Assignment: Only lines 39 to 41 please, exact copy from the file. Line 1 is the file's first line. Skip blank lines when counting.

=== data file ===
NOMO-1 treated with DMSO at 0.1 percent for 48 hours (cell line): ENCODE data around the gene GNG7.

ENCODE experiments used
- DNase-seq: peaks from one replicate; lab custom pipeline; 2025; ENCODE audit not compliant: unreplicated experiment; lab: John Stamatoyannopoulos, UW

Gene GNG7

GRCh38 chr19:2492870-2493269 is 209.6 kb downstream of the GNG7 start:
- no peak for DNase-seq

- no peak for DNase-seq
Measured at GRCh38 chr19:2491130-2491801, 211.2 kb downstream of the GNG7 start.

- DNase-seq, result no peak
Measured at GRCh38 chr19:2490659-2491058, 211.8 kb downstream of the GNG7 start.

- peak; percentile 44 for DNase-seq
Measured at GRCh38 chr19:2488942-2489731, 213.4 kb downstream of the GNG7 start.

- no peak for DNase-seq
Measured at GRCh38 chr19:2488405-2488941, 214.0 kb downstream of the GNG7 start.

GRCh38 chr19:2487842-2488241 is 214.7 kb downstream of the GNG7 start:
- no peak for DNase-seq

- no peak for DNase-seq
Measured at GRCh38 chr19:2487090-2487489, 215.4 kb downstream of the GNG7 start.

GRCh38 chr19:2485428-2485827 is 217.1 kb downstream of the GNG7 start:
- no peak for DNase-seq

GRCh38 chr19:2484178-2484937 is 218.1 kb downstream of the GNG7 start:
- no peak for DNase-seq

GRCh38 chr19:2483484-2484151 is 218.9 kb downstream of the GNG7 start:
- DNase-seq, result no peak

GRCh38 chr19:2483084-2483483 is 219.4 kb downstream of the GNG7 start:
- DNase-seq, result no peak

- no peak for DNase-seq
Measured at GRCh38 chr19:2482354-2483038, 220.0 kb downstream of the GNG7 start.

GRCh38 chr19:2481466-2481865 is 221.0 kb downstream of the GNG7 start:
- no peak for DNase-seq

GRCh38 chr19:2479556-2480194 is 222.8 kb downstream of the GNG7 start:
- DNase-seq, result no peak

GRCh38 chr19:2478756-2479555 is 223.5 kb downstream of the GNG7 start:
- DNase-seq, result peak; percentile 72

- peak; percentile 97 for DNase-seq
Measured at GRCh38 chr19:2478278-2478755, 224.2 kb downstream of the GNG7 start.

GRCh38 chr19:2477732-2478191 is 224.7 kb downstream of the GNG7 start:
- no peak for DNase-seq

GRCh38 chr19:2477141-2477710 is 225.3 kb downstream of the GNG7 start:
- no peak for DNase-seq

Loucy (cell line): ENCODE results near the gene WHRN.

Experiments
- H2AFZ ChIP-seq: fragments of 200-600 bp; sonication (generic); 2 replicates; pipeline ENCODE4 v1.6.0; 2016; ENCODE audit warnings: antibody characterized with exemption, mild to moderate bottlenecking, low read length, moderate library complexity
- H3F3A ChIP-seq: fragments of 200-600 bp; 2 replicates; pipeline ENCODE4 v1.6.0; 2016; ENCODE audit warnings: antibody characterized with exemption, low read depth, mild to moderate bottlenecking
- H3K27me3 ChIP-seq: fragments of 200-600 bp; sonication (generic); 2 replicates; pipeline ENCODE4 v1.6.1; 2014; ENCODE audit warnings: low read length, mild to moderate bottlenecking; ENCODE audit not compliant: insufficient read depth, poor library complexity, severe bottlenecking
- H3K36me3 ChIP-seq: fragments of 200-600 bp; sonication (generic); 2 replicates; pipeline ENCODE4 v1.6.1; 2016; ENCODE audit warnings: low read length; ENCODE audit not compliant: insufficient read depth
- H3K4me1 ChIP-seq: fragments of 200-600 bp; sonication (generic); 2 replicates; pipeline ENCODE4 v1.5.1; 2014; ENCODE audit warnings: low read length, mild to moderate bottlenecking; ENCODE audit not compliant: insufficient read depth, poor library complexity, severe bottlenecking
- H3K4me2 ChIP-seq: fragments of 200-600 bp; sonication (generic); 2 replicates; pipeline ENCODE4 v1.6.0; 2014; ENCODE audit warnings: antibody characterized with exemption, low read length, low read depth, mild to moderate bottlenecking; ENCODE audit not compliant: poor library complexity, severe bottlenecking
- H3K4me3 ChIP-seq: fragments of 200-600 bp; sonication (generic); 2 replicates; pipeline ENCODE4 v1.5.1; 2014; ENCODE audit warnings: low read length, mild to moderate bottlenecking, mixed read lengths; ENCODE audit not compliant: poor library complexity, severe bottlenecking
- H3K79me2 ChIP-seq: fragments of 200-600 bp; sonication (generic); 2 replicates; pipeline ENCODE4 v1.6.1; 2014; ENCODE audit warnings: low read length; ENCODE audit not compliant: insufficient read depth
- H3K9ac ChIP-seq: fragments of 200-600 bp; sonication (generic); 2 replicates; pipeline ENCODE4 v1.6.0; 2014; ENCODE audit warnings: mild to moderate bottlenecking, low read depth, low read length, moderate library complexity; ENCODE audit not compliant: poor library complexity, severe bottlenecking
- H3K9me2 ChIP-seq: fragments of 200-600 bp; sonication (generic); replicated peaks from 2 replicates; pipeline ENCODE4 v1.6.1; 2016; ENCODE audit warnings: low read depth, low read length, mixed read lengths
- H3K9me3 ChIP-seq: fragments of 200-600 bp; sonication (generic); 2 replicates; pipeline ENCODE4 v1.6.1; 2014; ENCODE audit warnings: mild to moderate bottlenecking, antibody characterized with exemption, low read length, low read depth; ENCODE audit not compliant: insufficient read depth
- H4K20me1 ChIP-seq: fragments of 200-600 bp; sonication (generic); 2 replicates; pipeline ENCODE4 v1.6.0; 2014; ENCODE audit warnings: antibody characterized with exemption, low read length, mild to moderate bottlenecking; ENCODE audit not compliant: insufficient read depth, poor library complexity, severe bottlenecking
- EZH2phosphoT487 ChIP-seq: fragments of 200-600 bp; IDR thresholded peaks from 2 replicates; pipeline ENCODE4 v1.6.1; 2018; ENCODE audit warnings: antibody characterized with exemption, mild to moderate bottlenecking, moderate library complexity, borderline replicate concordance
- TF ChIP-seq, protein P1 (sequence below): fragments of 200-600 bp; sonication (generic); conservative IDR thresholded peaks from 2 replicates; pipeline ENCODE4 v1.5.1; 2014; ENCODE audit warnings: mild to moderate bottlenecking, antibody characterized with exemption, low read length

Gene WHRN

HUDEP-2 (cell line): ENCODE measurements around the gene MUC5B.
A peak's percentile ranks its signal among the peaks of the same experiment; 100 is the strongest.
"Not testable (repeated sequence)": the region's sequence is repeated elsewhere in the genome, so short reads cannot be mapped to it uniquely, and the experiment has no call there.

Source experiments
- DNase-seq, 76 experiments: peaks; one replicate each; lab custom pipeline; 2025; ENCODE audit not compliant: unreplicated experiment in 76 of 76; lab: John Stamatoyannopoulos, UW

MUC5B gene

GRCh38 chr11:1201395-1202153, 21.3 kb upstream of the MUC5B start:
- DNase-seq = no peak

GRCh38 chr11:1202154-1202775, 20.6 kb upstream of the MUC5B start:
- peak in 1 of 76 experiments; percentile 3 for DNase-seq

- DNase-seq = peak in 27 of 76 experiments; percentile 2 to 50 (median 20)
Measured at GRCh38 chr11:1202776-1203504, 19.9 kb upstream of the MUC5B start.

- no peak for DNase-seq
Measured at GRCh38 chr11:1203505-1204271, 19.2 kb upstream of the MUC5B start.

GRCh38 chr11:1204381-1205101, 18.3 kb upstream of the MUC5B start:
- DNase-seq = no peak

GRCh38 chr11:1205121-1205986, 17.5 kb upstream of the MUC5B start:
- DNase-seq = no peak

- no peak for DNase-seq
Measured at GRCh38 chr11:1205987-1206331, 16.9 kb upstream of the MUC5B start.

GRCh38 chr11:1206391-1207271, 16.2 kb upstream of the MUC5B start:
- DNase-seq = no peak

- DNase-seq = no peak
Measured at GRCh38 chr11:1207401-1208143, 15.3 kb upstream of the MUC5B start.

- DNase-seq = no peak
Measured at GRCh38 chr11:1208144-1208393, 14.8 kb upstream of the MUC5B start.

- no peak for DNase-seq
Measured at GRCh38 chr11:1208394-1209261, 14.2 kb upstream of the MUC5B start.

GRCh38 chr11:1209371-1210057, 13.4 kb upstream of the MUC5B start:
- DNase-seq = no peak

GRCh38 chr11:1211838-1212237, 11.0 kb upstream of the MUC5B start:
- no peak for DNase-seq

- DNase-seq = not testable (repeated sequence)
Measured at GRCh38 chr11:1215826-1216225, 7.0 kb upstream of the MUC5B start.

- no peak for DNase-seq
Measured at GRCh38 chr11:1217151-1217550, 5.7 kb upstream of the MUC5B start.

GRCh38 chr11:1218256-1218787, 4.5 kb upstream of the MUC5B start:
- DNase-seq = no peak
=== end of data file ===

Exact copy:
GRCh38 chr19:2477141-2477710 is 225.3 kb downstream of the GNG7 start:
- no peak for DNase-seq

Loucy (cell line): ENCODE results near the gene WHRN.